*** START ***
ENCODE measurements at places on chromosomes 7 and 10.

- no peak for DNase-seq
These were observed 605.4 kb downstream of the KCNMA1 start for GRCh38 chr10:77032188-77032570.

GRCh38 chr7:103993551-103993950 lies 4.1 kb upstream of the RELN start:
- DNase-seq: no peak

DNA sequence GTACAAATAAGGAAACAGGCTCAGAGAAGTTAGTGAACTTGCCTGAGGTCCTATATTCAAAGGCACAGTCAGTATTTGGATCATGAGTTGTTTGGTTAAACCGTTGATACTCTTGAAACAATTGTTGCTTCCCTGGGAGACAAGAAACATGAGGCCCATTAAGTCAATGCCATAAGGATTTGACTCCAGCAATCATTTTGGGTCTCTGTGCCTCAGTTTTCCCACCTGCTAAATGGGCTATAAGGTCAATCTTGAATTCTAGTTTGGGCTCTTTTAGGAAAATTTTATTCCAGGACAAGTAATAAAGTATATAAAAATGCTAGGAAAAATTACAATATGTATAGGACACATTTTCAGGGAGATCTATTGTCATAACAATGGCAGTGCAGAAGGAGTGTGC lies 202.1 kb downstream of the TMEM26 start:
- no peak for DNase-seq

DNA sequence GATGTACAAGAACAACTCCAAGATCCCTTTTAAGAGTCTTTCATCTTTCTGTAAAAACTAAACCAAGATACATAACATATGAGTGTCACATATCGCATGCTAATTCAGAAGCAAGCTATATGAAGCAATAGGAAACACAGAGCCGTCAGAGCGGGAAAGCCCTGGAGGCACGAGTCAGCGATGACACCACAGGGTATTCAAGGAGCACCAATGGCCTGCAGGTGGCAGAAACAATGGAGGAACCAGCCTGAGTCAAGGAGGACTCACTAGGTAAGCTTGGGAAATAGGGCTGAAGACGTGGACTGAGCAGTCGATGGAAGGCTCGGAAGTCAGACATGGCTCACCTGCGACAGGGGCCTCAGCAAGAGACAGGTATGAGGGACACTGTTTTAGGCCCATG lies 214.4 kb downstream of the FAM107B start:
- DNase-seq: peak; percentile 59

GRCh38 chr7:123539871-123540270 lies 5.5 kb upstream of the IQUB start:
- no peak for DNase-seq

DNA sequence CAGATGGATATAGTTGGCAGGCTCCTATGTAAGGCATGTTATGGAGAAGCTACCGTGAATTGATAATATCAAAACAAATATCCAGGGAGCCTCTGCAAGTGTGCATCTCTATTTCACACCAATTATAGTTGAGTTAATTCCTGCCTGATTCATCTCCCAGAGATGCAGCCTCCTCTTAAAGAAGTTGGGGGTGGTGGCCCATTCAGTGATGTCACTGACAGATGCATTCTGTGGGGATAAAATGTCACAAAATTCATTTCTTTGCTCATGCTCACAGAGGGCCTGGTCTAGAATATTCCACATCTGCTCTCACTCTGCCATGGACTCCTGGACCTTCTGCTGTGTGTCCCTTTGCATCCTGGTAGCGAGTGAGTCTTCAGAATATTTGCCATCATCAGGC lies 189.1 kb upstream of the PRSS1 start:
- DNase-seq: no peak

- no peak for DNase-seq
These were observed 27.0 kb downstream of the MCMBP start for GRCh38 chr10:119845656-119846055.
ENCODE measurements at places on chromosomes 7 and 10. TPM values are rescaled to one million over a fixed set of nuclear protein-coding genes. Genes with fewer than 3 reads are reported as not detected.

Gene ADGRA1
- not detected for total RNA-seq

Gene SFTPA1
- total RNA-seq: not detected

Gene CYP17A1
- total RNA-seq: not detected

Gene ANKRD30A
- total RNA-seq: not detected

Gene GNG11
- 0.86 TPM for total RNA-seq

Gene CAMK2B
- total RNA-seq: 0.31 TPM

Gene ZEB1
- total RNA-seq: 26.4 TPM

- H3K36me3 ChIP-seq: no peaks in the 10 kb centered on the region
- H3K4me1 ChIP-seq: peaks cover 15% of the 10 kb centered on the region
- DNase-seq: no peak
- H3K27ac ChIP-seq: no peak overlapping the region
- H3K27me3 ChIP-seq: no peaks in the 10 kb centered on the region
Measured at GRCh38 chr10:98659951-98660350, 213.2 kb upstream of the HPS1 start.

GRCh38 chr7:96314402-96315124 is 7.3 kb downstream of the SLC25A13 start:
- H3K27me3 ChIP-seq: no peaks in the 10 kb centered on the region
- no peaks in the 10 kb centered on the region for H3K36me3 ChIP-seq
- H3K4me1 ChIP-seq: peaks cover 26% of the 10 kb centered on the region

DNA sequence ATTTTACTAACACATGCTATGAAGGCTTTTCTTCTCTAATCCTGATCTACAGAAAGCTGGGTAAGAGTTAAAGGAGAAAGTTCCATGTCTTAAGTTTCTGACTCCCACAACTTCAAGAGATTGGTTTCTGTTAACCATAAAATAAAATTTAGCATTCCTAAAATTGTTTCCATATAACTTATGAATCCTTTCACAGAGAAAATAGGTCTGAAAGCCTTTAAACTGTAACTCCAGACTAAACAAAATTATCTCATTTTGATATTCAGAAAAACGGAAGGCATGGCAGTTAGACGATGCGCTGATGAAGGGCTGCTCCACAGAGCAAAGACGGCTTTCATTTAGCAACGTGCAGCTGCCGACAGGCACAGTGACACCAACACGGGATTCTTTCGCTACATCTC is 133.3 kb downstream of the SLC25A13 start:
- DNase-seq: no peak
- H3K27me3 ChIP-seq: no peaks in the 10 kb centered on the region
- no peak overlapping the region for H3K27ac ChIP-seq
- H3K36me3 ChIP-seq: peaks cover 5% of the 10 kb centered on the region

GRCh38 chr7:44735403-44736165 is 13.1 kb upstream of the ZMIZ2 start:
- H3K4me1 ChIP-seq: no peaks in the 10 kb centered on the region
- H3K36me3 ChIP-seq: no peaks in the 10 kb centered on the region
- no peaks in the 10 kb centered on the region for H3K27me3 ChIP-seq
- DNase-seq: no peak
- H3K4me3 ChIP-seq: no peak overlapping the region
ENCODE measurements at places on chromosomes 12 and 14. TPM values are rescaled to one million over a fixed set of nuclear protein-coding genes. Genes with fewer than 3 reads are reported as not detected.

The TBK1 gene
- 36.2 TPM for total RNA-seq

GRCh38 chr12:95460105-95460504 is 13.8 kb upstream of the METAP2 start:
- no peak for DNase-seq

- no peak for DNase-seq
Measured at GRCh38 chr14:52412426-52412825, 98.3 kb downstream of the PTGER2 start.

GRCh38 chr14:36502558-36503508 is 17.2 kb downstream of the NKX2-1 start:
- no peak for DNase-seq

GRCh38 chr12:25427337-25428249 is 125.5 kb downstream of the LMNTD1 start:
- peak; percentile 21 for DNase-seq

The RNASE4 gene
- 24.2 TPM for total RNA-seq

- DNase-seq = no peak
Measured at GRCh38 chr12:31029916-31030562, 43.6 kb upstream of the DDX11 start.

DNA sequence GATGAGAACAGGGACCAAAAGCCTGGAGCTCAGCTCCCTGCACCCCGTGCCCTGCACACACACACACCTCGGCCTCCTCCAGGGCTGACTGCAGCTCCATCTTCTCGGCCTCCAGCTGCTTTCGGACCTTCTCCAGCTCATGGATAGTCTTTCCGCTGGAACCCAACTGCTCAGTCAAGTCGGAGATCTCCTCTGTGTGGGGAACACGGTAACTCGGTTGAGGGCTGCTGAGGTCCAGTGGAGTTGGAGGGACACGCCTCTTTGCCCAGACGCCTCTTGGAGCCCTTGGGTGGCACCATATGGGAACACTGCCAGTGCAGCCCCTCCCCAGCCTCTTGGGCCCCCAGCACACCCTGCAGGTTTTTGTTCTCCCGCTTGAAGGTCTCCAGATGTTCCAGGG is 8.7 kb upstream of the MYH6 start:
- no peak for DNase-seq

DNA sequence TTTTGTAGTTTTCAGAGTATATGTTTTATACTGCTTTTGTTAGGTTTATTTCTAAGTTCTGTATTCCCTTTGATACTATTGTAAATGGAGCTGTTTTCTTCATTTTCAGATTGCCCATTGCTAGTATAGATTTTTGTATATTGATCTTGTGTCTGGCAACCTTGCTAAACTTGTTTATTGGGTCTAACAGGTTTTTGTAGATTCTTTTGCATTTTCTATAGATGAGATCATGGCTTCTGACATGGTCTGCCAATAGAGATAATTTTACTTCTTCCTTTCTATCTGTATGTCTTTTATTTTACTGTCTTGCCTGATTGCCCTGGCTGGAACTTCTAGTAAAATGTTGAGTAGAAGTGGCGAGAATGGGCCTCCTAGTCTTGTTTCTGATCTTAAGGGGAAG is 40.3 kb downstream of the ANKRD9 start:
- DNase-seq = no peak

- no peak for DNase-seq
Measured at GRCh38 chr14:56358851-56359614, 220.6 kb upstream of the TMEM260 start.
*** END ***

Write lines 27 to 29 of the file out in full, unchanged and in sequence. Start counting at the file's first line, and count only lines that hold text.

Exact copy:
Gene CAMK2B
- total RNA-seq: 0.31 TPM

Gene ZEB1